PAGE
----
Understandably, Visit Flanders prefers to describe this as “Peace Tourism” rather than “War Tourism”. Yes, the great War has become a “tourist product”, which sounds very macabre, but it is not if you look at it more closely. The visitors and family members from all corners of the world are grateful that a structure is in place to help them commemorate their forefathers. In this way, “a tourist product” has successfully become a mission for peace.
Sailing into history…
Ceremonies to commemorate the consequences of the assassination in Sarajevo 100 years ago will begin in 2014. The Westhoek Tourist Office has teamed up with Marinex (Linssen yachts’ Belgian dealer), BBoat Jachtcharter (the Linssen Boating Holidays® partner in Westhoek) and Linssen Yachts BV in the Netherlands to develop suggested routes and packages for visitors from all over the world who want to sail into history on a Linssen yacht.
In this unique way, visitors will be able to combine the serious aspects of the commemorations with the pleasurable experience of getting to know the historical, culinary and cultural delights of West Flanders. After all, who would not want to moor their “own” luxury motor yacht more or less in the centre of historic towns like Ghent, Bruges, Veurne, etc?!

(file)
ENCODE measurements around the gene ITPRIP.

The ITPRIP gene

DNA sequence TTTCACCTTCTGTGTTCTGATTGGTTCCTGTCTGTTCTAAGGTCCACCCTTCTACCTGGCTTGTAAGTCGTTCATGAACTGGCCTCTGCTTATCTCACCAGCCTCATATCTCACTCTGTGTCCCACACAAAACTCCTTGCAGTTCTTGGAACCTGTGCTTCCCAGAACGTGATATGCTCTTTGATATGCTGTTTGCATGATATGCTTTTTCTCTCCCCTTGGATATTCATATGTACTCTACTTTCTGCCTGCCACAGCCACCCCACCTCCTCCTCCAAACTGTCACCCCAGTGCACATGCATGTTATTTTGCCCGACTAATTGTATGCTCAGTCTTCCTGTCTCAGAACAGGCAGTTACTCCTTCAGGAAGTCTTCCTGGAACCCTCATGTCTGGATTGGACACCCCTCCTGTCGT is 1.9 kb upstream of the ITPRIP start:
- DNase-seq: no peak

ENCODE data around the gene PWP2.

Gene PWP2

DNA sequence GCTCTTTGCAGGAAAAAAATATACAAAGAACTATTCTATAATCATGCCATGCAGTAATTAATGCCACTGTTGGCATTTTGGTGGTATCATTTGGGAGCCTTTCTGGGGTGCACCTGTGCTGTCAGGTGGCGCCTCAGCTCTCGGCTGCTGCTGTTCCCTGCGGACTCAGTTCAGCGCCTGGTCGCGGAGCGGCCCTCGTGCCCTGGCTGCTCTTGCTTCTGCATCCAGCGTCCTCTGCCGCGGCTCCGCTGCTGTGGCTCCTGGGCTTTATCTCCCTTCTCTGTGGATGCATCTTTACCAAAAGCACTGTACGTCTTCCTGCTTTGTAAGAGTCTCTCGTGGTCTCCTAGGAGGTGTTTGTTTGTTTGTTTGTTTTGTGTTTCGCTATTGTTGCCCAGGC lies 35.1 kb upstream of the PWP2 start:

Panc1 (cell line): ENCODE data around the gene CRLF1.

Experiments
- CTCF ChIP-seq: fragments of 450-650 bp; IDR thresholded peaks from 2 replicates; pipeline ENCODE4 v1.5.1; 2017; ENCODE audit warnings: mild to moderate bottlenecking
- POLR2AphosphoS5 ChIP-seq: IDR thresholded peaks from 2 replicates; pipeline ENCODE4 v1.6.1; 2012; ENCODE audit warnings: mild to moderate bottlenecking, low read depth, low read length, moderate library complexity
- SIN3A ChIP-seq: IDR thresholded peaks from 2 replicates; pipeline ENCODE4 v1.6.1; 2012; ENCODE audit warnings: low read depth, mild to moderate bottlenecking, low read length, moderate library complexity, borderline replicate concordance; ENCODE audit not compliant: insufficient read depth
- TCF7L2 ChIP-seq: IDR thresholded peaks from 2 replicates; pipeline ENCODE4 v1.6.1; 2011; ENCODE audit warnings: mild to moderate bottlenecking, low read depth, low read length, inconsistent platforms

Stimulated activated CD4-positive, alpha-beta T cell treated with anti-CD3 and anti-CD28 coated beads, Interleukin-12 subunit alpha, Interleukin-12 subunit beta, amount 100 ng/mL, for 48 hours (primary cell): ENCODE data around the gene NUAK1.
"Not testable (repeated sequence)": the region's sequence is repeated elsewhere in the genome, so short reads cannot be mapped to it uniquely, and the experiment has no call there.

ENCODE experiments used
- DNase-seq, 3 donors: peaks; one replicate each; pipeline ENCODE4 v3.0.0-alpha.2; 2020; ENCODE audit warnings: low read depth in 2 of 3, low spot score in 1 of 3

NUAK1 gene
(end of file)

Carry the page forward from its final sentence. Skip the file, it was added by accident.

Having fun in Westhoek
Having fun in Westhoek means sampling a St.-Bernardus, a Struise Rosse or a Hommeltje (local beers) in a typical brown bar. You could also relax in a sunny pavement cafe sipping a glass of Kerner or Pommelle (Heuvelland wine). Westhoek’s breweries enjoy a glittering reputation and many of them open their doors for visitors and tastings. Heuvelland’s winegrowers have successfully had Heuvelland recognised as a wine-producing region. Heuvelland wines are more than worthy of the AOC quality label they have been awarded. They are proud to share the winemaking process and their wines with visitors.
Having fun in Westhoek also means tucking into Flemish delicacies such as hennepot (chicken, rabbit and veal terrine), schelle van de zeuge (pork belly), kabeljauw aan de Schreve (cod in a beer sauce), boerestuutte met paté (paté sandwich), hammetje in Tripel van St Bernardus (ham shank cooked in beer) or Vleterse schuimtaart (meringue pie). Chefs from this region insist on using local produce to create unique and delicious dishes.